using a **solid line** if the inequality is \leq or \geq

using a **dashed line** if the inequality is < or >

**Step 3:** Identify the region the inequalities hold true for, then shade the corresponding area,

- Shade the area
**above lines (for y) or to the right (for x)**if it is greater than (or equal to) - Shade the area
**below lines (for y) or to the left (for x)**if it is less than (or equal to)

**Note:** You can try coordinates of a point within the region to see if it holds true for all inequalities – then you know you have shaded the region correctly.

**Example: Inequality Regions**

Draw and label the region that satisfies the following inequalities:

\begin{aligned} y &\geq x^2 - x - 2 \\ y &< 4 \end{aligned}

**[4 marks]**

Write the inequalities as equations:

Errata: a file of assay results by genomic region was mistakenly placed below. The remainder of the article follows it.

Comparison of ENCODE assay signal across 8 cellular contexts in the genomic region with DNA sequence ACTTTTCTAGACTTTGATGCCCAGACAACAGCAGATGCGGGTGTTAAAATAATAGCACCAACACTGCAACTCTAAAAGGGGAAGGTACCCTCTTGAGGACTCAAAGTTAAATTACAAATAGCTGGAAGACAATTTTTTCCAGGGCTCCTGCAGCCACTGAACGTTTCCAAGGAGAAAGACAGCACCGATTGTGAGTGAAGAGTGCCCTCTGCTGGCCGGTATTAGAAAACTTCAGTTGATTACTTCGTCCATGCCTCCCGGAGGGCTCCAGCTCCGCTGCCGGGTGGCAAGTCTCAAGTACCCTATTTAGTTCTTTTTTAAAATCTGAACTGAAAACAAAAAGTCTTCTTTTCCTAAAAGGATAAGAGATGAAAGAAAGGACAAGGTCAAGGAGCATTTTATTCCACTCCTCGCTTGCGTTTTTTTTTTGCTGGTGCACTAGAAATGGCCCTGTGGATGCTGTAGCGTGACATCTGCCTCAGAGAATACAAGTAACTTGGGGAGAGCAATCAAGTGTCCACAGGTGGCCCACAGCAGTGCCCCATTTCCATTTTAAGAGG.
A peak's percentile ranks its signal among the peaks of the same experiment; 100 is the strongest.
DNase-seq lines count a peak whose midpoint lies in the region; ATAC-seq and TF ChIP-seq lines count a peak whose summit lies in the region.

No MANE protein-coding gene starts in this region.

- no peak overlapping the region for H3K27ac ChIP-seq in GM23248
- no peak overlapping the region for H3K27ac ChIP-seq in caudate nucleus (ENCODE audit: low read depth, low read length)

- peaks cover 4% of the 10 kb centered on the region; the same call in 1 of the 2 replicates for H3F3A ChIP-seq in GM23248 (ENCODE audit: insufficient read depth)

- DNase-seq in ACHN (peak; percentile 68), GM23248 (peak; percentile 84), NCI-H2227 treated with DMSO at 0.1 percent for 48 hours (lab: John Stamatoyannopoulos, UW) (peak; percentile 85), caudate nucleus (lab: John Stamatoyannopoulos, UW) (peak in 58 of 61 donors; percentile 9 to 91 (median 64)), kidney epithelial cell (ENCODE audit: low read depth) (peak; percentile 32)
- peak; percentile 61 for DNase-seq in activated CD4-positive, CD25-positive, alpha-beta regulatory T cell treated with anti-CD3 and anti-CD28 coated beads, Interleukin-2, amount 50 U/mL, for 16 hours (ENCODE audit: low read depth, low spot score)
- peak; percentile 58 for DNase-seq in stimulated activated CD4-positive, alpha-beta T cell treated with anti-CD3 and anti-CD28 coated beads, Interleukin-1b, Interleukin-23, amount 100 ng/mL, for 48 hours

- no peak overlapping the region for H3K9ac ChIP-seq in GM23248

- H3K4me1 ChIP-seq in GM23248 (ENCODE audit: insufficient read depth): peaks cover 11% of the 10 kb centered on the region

\begin{aligned} y &= x^2 - x - 2 \\ y &= 4 \end{aligned}

Draw them on the axes:

\begin{aligned} y &= x^2 - x - 2 \\ y &= (x+1)(x-2) \end{aligned}

y = 0 at x = -1 and x = 2

y = 4 is a horizontal line

So sketch \textcolor{red}{y=x^2 - x - 2} passing through the x-axis at x=-1 and x=2 as a solid line (since \geq means solid line)

And sketch \textcolor{blue}{y = 4} as a dashed line (since < means dashed line)

Determine which side of the line and the curve we need to shade:

- y<4, so we need to shade below the line y=4
- y \geq x^2 - x - 2, so we need to shade above the curve y = x^2 - x - 2
- Therefore, we need to shade the region enclosed by the line and the curve. Label this R.

Try a point that lies within this region to see if it is correct for both inequalities:

The origin (0,0) lies in the shaded region, so try this,

\begin{aligned} y &\geq x^2 - x - 2 \\ 0 &\geq 0^2 - 0 - 2 \\ 0 &\geq -2 \end{aligned}